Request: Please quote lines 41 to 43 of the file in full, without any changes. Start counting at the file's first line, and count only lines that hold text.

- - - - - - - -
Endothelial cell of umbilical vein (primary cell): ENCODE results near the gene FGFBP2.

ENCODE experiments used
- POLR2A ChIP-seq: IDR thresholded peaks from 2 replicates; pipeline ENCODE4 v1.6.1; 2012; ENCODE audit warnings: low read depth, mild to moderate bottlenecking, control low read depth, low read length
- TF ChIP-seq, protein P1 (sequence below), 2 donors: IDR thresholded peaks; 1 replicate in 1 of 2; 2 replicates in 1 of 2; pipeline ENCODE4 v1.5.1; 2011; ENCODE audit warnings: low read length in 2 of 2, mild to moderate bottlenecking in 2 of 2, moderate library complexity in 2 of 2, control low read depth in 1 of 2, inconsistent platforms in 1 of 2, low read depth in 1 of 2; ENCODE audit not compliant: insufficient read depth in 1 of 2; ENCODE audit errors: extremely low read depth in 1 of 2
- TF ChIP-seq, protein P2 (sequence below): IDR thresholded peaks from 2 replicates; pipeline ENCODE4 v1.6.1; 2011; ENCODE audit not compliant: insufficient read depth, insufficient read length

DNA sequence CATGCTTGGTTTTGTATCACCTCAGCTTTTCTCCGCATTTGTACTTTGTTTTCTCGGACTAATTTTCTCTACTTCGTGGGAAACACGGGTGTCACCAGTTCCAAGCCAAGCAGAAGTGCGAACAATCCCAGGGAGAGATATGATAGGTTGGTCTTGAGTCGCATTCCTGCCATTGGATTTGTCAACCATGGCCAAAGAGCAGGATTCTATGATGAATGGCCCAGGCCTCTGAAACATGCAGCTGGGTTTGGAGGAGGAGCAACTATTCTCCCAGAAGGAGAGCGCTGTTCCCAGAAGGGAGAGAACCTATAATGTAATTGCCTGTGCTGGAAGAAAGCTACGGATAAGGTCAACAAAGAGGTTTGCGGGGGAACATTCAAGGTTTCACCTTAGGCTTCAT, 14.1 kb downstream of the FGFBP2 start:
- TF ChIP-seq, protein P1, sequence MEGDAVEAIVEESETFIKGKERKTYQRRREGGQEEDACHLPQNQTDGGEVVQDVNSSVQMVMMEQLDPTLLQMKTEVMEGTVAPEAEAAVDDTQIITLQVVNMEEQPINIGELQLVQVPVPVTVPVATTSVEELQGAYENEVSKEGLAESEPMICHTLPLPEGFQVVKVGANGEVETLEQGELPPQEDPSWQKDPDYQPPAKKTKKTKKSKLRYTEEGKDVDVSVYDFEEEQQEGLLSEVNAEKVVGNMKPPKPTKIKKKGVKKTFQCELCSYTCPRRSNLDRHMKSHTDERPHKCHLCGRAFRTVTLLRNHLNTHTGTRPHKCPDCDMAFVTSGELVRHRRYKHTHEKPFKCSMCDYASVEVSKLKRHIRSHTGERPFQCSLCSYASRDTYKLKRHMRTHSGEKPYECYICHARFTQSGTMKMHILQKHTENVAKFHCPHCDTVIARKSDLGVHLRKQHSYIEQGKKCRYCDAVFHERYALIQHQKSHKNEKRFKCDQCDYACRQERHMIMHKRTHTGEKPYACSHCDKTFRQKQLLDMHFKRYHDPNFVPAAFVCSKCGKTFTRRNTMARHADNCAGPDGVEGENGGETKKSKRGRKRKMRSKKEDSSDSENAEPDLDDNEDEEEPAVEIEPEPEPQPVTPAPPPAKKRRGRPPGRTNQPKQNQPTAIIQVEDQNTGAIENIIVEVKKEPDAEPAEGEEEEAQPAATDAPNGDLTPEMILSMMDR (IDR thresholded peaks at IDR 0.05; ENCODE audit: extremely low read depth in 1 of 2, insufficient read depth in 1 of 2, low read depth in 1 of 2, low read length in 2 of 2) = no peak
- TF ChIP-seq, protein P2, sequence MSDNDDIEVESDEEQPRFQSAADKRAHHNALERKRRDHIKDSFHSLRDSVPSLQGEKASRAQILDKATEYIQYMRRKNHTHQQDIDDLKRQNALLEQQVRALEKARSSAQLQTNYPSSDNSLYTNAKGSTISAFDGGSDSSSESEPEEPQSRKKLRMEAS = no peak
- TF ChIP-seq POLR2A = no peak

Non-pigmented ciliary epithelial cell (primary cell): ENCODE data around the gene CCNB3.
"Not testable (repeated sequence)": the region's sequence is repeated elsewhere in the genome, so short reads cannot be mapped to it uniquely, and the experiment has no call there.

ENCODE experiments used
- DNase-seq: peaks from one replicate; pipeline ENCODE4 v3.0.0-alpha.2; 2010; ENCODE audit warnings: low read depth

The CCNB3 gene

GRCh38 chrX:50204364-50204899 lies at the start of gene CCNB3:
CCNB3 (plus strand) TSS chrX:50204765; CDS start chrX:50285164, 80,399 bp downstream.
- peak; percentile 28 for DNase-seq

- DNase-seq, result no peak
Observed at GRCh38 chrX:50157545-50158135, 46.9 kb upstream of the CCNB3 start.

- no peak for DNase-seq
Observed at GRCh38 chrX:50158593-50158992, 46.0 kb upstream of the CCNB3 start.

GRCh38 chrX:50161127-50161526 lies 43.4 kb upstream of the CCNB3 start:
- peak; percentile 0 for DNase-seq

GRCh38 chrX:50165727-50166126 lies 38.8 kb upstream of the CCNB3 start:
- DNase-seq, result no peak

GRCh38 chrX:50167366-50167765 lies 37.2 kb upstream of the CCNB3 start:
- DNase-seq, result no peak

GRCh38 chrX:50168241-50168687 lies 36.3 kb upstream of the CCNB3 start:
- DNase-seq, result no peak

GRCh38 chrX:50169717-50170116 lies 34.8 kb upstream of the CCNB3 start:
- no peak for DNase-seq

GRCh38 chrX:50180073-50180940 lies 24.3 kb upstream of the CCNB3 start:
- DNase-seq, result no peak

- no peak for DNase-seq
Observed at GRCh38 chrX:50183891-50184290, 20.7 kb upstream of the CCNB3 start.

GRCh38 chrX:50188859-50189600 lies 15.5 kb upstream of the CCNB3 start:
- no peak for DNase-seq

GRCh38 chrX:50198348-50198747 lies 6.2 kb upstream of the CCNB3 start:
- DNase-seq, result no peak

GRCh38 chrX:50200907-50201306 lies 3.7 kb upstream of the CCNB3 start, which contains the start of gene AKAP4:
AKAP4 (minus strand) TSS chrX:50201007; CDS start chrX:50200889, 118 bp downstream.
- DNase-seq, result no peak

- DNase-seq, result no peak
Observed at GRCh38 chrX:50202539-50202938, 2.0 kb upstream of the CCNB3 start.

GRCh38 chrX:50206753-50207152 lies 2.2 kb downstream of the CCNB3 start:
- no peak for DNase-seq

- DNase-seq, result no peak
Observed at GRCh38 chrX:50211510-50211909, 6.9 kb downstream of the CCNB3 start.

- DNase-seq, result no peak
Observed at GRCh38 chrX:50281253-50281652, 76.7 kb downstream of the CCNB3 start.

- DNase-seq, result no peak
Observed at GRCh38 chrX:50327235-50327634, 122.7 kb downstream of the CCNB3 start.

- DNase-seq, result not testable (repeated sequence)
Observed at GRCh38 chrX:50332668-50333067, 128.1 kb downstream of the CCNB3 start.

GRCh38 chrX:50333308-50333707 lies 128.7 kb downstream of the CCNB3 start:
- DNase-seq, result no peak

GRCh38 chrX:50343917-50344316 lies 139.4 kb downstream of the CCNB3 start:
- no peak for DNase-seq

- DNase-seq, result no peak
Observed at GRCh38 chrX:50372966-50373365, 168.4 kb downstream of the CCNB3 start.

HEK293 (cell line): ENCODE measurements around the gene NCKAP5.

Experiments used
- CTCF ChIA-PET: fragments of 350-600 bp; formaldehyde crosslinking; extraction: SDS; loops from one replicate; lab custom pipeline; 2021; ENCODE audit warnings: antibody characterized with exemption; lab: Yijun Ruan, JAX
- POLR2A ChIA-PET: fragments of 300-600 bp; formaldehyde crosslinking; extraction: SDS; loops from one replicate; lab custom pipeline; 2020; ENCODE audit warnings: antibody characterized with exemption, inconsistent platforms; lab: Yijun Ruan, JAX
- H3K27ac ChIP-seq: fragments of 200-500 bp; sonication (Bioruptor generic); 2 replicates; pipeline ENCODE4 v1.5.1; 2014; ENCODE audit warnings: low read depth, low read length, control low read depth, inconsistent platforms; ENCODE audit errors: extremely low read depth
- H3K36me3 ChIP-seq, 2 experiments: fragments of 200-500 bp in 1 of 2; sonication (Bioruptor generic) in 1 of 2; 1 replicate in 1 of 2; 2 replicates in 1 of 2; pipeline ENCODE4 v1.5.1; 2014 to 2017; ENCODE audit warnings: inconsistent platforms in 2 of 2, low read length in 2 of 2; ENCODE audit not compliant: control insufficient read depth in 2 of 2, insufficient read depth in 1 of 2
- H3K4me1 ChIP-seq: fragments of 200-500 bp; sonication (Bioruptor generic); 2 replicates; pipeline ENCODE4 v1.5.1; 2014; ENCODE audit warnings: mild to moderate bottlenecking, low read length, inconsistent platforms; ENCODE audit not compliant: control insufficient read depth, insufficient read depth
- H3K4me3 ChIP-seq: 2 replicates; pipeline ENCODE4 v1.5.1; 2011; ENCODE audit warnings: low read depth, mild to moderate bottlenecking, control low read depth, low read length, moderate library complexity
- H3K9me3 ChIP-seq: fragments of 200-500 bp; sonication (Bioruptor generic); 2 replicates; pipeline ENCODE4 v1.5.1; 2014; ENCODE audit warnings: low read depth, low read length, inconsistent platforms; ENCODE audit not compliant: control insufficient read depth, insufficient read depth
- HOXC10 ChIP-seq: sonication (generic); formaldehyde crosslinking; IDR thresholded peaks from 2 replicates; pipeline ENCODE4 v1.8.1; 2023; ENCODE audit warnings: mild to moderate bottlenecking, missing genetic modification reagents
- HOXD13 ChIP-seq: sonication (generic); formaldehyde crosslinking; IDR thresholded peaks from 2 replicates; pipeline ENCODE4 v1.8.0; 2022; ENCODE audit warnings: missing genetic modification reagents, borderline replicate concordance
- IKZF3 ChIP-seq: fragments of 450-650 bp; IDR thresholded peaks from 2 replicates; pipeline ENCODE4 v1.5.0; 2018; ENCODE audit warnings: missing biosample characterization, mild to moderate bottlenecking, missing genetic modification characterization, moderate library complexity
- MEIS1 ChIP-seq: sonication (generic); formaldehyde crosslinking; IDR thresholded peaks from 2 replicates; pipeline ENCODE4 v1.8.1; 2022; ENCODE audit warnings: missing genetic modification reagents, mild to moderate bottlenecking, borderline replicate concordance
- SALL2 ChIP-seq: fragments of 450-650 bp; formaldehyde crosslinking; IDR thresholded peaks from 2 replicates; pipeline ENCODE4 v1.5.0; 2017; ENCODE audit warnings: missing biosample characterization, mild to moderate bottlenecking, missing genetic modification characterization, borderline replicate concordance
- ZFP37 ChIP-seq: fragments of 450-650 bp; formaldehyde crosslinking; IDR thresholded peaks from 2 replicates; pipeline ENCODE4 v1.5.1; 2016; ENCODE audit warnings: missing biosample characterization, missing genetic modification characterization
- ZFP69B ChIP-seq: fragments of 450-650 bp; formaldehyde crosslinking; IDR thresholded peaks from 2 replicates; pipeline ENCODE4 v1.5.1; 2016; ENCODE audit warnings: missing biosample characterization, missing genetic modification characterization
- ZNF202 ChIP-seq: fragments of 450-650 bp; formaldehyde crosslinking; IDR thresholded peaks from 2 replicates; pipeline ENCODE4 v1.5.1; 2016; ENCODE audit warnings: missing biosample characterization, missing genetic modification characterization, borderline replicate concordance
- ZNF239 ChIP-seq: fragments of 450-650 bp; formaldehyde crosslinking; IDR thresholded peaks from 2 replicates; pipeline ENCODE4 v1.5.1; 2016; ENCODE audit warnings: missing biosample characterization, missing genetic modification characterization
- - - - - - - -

AKAP4 (minus strand) TSS chrX:50201007; CDS start chrX:50200889, 118 bp downstream.
- DNase-seq, result no peak

- DNase-seq, result no peak